The African buffalo is not an ancestor of domestic cattle and is only distantly related to other larger bovines. Owing to its unpredictable nature, which makes it highly dangerous to humans, the African buffalo has never been domesticated, unlike its Asian counterpart, the water buffalo. Other than humans, African Cape buffaloes have few predators aside from lions and large crocodiles, and are capable of defending themselves. Being a member of the big five game, the Cape buffalo is a sought-after trophy in hunting.

Oxpeckers having a field day with this buffalo

Monday, March 13, 2017

Everyday life in Uganda - Riding side saddle

B&W Street photography

If you’ve never been to East Africa, you may not have heard the term “boda-boda” before.  A boda-boda, or “boda,” as it is more commonly referred to, is a type of motorcycle taxi driven in East Africa, and more increasingly, throughout other parts of the continent as well. To say that there are a lot of boda-bodas in Uganda would be an understatement. Boda-bodas are everywhere in every city.

Riding side saddle

The history of the boda-boda is an interesting one. Following the end of British rule in East Africa, the amount of paperwork required for motor vehicles crossing through the area between the borders of the newly independent nations of Kenya and Uganda dramatically increased. Passing through this area, also known as “no-man’s-land,” required a cumbersome stack of paperwork to be filled out (once before entering this ill-defined area, and once again promptly after leaving it). Eventually, out of this bureaucracy, a business idea was born: people soon began offering bicycle rides across no-man’s-land, allowing passengers to avoid the paperwork that was necessary for motor vehicles. It began in the southern border town of Busia, where there is over half a mile between the border posts, and it soon spread to the northern border town of Malaba. Vying for the attention of potential customers looking for a quick ride through, bicycle drivers would shout out “boda-boda!” (meaning “border-to-border”). Of course, in Kampala, there are no borders being crossed, and the bicycles have been replaced by loud, polluting motorcycles. Nevertheless, the name “boda-boda” remains.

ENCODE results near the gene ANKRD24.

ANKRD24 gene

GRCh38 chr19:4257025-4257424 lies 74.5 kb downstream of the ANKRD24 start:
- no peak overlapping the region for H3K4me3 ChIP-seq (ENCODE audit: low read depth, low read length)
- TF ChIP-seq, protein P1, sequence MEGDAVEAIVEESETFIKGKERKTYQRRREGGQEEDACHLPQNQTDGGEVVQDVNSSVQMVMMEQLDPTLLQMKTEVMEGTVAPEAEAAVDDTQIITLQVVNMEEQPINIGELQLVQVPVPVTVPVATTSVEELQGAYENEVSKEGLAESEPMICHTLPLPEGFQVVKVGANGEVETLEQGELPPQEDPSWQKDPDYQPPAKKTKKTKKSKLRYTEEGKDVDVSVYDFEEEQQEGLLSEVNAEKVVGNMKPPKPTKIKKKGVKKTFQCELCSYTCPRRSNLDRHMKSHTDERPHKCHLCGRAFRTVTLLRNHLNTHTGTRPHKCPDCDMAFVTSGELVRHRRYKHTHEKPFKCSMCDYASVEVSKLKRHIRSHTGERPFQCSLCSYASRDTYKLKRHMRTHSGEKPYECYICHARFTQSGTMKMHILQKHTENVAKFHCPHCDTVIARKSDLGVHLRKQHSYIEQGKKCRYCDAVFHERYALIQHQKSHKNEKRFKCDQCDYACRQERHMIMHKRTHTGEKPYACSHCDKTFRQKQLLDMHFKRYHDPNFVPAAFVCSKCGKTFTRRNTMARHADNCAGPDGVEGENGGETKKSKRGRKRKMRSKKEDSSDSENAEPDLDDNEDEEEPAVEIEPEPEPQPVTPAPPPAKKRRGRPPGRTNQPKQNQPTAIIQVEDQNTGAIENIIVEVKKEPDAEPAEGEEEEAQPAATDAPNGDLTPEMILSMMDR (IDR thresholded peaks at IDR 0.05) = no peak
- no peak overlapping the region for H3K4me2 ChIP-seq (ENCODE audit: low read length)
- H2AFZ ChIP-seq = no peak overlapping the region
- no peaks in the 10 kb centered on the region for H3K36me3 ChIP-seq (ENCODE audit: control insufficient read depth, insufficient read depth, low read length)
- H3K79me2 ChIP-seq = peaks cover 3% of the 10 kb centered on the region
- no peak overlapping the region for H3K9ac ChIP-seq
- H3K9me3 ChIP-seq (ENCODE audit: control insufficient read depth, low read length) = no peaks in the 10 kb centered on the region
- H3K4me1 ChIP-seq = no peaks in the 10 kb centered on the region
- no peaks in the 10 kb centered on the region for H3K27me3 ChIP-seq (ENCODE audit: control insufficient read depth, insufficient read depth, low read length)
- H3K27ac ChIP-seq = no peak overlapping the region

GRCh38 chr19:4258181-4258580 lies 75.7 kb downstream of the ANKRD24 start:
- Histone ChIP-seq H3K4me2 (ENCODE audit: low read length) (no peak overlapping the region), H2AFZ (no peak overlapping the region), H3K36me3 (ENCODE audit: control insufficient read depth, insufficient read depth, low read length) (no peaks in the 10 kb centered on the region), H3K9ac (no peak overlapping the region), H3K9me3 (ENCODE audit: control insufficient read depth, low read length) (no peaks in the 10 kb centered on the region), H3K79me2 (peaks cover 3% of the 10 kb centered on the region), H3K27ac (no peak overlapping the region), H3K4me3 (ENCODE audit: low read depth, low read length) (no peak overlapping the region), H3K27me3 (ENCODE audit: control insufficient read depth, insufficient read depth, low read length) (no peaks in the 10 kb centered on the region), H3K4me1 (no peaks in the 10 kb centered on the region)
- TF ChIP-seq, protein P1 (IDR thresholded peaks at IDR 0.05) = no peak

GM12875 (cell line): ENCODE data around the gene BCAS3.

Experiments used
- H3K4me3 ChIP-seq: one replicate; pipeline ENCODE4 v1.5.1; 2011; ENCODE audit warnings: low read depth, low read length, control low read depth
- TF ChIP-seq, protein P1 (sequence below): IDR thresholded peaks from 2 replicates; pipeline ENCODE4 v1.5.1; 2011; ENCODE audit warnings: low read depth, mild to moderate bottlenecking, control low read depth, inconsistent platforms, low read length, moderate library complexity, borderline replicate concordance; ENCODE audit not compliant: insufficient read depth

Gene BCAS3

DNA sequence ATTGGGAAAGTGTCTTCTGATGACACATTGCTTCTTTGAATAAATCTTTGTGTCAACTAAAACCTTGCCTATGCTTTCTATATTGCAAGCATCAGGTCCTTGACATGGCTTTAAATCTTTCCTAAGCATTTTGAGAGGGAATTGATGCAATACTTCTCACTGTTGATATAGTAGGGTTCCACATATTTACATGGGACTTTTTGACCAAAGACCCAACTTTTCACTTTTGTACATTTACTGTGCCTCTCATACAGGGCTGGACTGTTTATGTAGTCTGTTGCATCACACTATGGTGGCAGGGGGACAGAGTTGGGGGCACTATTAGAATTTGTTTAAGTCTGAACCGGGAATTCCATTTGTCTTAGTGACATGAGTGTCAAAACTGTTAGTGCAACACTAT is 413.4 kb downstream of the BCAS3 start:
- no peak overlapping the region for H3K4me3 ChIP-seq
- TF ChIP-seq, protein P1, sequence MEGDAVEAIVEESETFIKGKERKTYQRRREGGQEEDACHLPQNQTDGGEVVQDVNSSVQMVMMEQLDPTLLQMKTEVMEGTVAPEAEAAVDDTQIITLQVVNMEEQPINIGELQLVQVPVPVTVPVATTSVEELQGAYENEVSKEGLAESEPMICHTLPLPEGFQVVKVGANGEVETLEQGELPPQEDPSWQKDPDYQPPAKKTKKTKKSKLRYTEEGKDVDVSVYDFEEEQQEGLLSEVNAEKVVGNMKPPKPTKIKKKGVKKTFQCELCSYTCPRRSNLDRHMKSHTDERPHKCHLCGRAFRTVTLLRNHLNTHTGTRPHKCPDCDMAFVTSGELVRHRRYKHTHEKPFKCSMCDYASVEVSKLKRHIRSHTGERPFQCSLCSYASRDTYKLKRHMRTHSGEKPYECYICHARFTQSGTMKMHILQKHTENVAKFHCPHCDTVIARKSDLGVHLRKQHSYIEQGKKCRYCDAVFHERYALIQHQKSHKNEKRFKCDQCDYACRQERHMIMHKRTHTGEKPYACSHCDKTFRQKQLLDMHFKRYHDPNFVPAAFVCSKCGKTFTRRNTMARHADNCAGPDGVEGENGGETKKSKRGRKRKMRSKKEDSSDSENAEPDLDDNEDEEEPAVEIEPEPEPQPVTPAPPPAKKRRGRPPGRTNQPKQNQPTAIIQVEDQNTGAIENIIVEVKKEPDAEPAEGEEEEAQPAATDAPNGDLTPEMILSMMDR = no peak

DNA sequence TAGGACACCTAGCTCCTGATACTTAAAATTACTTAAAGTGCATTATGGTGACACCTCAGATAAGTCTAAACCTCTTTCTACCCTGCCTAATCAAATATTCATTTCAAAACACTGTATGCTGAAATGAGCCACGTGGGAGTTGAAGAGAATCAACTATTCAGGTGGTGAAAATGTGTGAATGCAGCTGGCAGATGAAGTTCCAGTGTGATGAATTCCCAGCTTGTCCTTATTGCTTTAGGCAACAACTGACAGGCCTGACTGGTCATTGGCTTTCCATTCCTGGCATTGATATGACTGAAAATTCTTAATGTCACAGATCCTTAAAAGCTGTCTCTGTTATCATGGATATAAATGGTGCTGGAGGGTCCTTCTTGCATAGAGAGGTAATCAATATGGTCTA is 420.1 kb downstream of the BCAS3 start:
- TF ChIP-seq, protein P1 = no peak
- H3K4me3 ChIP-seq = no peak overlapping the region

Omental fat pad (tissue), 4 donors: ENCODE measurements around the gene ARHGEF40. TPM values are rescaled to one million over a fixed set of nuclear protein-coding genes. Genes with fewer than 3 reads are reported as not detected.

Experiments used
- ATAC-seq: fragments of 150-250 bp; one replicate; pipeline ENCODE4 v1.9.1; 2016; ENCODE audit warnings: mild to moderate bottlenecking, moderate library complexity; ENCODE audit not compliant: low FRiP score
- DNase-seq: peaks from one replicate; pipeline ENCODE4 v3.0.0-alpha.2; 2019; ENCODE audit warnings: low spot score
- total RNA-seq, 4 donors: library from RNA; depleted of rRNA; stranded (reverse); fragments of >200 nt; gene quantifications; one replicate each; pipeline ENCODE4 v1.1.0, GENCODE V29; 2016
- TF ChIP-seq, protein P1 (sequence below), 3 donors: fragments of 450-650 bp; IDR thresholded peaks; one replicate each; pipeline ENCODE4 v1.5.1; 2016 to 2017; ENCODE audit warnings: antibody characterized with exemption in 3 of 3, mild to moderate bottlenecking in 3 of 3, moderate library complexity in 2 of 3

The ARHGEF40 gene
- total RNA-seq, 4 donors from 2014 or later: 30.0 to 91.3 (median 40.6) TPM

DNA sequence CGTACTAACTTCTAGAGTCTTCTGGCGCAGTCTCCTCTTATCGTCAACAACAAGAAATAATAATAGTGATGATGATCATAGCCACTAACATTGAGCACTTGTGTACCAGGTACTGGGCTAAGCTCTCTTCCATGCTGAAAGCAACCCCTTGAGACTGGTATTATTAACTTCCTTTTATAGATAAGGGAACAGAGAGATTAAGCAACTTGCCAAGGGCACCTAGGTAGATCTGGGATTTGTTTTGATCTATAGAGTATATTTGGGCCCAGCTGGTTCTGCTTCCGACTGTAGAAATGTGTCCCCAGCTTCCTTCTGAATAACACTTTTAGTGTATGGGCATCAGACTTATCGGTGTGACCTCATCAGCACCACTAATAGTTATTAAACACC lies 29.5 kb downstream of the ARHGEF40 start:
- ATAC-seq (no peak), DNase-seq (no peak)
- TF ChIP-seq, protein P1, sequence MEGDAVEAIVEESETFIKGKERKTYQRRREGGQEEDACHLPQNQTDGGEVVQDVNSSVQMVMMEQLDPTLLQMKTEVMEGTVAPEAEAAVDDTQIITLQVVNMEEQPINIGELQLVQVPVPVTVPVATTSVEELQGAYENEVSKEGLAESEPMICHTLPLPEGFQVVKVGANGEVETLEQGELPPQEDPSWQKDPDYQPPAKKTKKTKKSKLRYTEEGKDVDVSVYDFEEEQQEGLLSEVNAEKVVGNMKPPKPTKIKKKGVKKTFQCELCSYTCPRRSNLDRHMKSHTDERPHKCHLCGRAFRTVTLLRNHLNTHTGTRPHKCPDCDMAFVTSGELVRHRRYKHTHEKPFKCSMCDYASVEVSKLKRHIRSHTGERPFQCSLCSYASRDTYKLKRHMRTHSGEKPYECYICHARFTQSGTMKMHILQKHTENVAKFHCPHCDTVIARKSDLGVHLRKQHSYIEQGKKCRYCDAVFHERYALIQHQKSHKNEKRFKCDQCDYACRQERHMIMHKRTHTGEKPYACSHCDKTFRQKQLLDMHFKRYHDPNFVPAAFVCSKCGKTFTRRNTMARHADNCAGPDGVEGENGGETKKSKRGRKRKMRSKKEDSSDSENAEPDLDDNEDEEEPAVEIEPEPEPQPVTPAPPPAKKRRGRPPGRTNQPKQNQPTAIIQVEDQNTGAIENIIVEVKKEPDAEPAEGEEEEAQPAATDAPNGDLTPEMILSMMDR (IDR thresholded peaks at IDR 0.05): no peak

Saturday, March 11, 2017

Everyday life in Uganda

B&W Street photography

The bicycle

In Uganda, as in much of the developing world, the bicycle is much in demand for transport of goods and people over short distances. A bicycle can provide an income directly: it can take a worker to a place of work which might otherwise be too far away, or it can be used to offer transport services.
Bicycles also bring produce to market. By allowing a farmer to carry his harvest in perhaps one load of up to 200kg, and much faster and cheaper than by any other means, the bicycle can significantly improve the economic viability of small farmholdings. The farmer spends less time away from his farm, and the goods arrive fresher at the market.

Wednesday, March 8, 2017

Birds of Uganda - Great Blue Turaco

Great Blue Turaco (Corythaeola cristata) is a turaco, a group of African near-passerines. It is the largest species of turaco. Generally, the great blue turaco is 70–76 cm (28–30 in) in length with a mass of 800–1,231 g (1.764–2.714 lb). In the Bandundu province of the Democratic Republic of the Congo, the great blue turaco is actively hunted for meat and feathers. The blue and yellow tail feathers are prized for making good luck talismans. In the area of Bandundu around the city of Kikwit, it is called "Kolonvo".

Great Blue Turaco (Corythaeola cristata) - call

Great Blue Turaco

Great Blue Turaco